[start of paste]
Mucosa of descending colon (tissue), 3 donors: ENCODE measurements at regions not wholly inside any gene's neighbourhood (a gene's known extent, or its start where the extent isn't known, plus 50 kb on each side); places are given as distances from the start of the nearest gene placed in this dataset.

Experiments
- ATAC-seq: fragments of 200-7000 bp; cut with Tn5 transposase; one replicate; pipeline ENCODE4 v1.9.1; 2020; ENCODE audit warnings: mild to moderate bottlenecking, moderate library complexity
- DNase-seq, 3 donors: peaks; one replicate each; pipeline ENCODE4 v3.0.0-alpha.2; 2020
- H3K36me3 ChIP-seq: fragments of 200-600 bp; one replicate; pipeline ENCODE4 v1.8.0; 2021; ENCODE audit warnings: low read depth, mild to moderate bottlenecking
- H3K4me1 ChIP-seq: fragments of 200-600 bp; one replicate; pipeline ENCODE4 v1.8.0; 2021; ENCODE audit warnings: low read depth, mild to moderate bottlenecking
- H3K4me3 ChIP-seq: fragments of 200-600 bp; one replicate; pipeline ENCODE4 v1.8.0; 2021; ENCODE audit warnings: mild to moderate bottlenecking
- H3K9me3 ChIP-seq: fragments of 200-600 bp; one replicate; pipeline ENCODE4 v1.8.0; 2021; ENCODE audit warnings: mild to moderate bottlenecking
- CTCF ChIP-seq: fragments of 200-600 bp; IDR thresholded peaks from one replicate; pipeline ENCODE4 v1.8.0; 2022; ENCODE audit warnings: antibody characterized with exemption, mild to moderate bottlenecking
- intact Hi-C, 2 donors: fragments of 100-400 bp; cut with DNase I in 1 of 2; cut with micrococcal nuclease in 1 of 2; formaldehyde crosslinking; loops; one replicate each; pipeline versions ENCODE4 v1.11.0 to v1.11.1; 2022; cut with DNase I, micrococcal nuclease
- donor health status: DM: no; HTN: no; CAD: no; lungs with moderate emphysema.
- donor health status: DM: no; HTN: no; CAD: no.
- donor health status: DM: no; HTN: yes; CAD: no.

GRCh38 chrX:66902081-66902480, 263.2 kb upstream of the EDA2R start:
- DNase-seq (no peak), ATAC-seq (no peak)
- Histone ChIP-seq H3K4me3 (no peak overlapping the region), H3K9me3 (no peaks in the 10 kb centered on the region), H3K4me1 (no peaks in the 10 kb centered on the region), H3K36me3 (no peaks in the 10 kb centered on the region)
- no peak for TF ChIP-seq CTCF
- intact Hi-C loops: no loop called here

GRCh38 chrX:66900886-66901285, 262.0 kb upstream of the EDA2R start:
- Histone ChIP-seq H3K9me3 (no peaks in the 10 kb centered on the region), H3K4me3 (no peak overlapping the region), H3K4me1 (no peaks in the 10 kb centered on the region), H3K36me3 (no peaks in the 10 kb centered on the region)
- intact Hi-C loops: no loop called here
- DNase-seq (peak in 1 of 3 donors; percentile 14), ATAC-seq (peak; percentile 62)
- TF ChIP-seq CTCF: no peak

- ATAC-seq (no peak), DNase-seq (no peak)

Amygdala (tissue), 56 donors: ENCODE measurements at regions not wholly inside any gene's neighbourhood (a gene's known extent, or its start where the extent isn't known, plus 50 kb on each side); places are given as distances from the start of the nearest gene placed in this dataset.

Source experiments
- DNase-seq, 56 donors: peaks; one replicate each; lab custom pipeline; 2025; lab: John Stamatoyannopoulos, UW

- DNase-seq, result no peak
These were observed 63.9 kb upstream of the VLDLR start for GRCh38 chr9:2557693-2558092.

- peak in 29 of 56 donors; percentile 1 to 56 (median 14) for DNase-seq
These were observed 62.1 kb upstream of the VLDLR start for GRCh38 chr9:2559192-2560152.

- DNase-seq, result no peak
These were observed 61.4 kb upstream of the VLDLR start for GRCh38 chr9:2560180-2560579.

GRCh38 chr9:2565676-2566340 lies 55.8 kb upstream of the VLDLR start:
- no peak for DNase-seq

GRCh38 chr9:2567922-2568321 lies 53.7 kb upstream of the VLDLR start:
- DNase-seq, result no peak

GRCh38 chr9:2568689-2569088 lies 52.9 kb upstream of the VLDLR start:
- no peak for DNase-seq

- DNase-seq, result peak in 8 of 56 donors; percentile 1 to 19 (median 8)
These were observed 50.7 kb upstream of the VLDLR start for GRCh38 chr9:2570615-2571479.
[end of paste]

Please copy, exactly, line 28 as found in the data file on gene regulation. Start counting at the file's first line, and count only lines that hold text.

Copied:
- DNase-seq, result no peak